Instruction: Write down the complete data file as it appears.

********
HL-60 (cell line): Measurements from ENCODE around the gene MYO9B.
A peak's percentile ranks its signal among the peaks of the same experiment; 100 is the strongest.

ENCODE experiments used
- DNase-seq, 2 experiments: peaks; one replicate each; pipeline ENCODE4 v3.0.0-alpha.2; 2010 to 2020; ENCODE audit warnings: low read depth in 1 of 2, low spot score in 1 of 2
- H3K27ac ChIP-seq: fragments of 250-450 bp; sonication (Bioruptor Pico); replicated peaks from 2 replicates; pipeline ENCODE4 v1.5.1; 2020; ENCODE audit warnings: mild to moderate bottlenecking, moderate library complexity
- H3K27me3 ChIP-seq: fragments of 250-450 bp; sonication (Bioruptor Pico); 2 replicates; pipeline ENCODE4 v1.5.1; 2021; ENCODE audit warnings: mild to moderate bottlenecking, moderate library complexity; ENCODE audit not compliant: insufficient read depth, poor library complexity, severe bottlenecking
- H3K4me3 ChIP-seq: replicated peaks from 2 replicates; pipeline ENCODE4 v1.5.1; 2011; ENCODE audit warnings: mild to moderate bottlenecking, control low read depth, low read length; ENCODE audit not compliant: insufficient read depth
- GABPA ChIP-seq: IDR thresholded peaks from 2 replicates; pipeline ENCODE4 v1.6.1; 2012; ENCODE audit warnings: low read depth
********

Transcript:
HL-60 (cell line): Measurements from ENCODE around the gene MYO9B.
A peak's percentile ranks its signal among the peaks of the same experiment; 100 is the strongest.

ENCODE experiments used
- DNase-seq, 2 experiments: peaks; one replicate each; pipeline ENCODE4 v3.0.0-alpha.2; 2010 to 2020; ENCODE audit warnings: low read depth in 1 of 2, low spot score in 1 of 2
- H3K27ac ChIP-seq: fragments of 250-450 bp; sonication (Bioruptor Pico); replicated peaks from 2 replicates; pipeline ENCODE4 v1.5.1; 2020; ENCODE audit warnings: mild to moderate bottlenecking, moderate library complexity
- H3K27me3 ChIP-seq: fragments of 250-450 bp; sonication (Bioruptor Pico); 2 replicates; pipeline ENCODE4 v1.5.1; 2021; ENCODE audit warnings: mild to moderate bottlenecking, moderate library complexity; ENCODE audit not compliant: insufficient read depth, poor library complexity, severe bottlenecking
- H3K4me3 ChIP-seq: replicated peaks from 2 replicates; pipeline ENCODE4 v1.5.1; 2011; ENCODE audit warnings: mild to moderate bottlenecking, control low read depth, low read length; ENCODE audit not compliant: insufficient read depth
- GABPA ChIP-seq: IDR thresholded peaks from 2 replicates; pipeline ENCODE4 v1.6.1; 2012; ENCODE audit warnings: low read depth